Yes, I know it seems a bit weird writing about this on an EV blog, but I still find it interesting that so much changed in a relatively short space of time. So, maybe it’s a bit academic and I don’t want to re-open the debate, but here are some thoughts on the timeline of what happened.
For many years, the established belief in the UK was that diesel vehicles, compared to their petrol equivalents, were a more eco-friendly option. However, this perception has dramatically changed in recent times, with diesel now considered the more detrimental choice for the environment. So, what instigated this shift?
To begin with, it’s important to understand the key differences between petrol and diesel. Both these fuels originate from crude oil, yet they undergo distinct refining processes, leading to different combustion mechanisms. Petrol engines utilise a spark plug to ignite the fuel, while diesel engines employ compression. Diesel is a denser fuel with a higher energy content than petrol, which makes diesel vehicles more fuel-efficient. Consequently, they emit less CO2, a principal greenhouse gas, hence the earlier inclination towards diesel.
However, the perception altered when research started to unveil the negative aspects of diesel: nitrogen oxides (NOx) and particulates. Diesel engines significantly contribute to these pollutants, which can adversely affect human health, leading to ailments such as asthma, lung cancer, and cardiovascular disorders. The 2015 ‘Dieselgate’ scandal, where Volkswagen confessed to manipulating emissions tests, highlighted this issue.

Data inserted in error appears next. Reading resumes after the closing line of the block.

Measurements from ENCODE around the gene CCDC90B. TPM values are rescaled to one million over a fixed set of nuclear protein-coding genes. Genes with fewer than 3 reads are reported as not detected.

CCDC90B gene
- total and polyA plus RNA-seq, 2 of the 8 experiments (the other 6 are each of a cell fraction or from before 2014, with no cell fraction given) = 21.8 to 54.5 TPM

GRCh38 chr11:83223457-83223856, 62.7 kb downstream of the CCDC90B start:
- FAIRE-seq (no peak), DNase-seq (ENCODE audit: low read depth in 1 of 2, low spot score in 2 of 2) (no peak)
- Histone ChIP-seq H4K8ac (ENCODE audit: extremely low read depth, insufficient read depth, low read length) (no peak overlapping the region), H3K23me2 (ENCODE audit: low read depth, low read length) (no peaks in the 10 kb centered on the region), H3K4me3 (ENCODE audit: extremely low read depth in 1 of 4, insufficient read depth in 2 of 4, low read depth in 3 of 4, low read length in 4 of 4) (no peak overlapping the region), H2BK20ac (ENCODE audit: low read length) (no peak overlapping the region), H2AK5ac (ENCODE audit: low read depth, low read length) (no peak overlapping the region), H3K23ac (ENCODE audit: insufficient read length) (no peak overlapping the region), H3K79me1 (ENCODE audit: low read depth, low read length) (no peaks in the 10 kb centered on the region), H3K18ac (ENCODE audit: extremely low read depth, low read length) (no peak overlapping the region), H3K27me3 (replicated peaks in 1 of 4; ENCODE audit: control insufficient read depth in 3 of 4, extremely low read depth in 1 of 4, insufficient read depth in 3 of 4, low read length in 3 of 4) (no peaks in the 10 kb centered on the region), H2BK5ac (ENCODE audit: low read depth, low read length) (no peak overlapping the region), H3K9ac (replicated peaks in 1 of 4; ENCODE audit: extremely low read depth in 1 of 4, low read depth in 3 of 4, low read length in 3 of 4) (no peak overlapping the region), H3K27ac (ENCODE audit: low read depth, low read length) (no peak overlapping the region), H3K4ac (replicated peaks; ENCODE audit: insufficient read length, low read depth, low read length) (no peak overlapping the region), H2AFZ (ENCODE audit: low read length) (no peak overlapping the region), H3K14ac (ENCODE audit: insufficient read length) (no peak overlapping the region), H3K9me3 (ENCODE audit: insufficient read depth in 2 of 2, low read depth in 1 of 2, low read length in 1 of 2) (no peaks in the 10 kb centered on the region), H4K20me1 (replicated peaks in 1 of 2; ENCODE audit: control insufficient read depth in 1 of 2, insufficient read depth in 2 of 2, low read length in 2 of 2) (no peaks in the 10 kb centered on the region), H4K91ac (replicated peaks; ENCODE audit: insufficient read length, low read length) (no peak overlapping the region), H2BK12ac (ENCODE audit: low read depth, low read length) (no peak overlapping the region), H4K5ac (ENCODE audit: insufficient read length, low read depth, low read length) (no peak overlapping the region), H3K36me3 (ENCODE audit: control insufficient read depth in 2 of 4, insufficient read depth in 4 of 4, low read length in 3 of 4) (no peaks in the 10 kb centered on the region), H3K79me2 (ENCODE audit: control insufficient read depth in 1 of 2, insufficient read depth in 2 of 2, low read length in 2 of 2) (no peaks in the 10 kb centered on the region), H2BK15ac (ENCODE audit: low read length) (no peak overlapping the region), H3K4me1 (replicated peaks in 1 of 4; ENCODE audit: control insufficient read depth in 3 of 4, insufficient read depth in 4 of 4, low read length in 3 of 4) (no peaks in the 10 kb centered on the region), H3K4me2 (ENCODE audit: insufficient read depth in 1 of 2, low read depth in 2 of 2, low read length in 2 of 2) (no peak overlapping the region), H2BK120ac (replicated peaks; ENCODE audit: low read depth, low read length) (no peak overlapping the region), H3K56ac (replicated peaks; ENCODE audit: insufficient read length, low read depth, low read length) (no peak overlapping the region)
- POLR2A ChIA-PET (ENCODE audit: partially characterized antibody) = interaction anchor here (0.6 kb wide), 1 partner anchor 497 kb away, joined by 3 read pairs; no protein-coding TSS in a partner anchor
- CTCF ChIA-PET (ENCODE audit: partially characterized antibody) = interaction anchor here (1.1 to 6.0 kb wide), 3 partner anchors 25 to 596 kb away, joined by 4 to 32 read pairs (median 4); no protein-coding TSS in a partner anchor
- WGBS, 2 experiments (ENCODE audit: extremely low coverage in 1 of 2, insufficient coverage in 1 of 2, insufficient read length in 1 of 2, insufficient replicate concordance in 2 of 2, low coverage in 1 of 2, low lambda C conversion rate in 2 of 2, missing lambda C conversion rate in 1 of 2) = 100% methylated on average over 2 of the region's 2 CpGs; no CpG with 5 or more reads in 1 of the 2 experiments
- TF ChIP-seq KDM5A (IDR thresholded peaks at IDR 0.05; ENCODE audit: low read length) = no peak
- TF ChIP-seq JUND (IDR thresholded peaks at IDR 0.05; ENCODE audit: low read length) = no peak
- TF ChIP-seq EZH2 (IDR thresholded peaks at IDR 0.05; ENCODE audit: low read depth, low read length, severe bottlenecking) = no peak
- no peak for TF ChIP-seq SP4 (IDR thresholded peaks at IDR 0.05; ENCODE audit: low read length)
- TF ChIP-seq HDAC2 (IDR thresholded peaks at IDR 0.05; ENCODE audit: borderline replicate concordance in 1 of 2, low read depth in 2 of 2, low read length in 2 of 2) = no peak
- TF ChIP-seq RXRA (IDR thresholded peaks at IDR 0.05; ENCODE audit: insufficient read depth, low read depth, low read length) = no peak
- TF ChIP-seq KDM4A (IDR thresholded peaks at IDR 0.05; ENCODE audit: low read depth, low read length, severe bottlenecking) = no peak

In 2017, the UK government declared their intention to prohibit the sale of new diesel and petrol vehicles from 2040, marking a considerable shift in their position, and recognising diesel’s negative impact on air quality. This timeline was subsequently moved up to 2035, and then to 2030, underscoring the severity of the issue.
A further significant development was the establishment of Clean Air Zones (CAZs) in various cities, including London’s Ultra-Low Emission Zone (ULEZ), where drivers of older, more polluting vehicles, particularly diesels, are required to pay a fee. This strategy, aimed at discouraging the use of such vehicles, has been a stark illustration of the government’s shift away from diesel.
The change in the UK’s stance was also driven by advancing scientific knowledge and technology. Hybrid and electric vehicles (EVs) have emerged as a cleaner, more sustainable solution. The UK government has committed to significant investment in EV infrastructure, further reinforcing the transition away from fossil fuels.
So, what precipitated this change in perspective? Despite diesel cars emitting less CO2 than petrol, the elevated levels of NOx and particulates they generate negate this advantage, particularly considering the direct harm they inflict on human health. This factor, along with the emergence of cleaner alternatives, has prompted a radical shift in official policy.
The tale of diesel versus petrol in the UK serves as a warning about how initial impressions can be deceptive and underlines the necessity for thorough evidence when formulating environmental policies. It also emphasises the importance of adaptability in policymaking as new information and technologies arise. Today, the UK is navigating towards a cleaner, greener transport future with relatively decisive intent, although there’s plenty of disagreement on the pace. Diesel, once viewed as the hero of eco-friendly driving, is now decidedly left behind.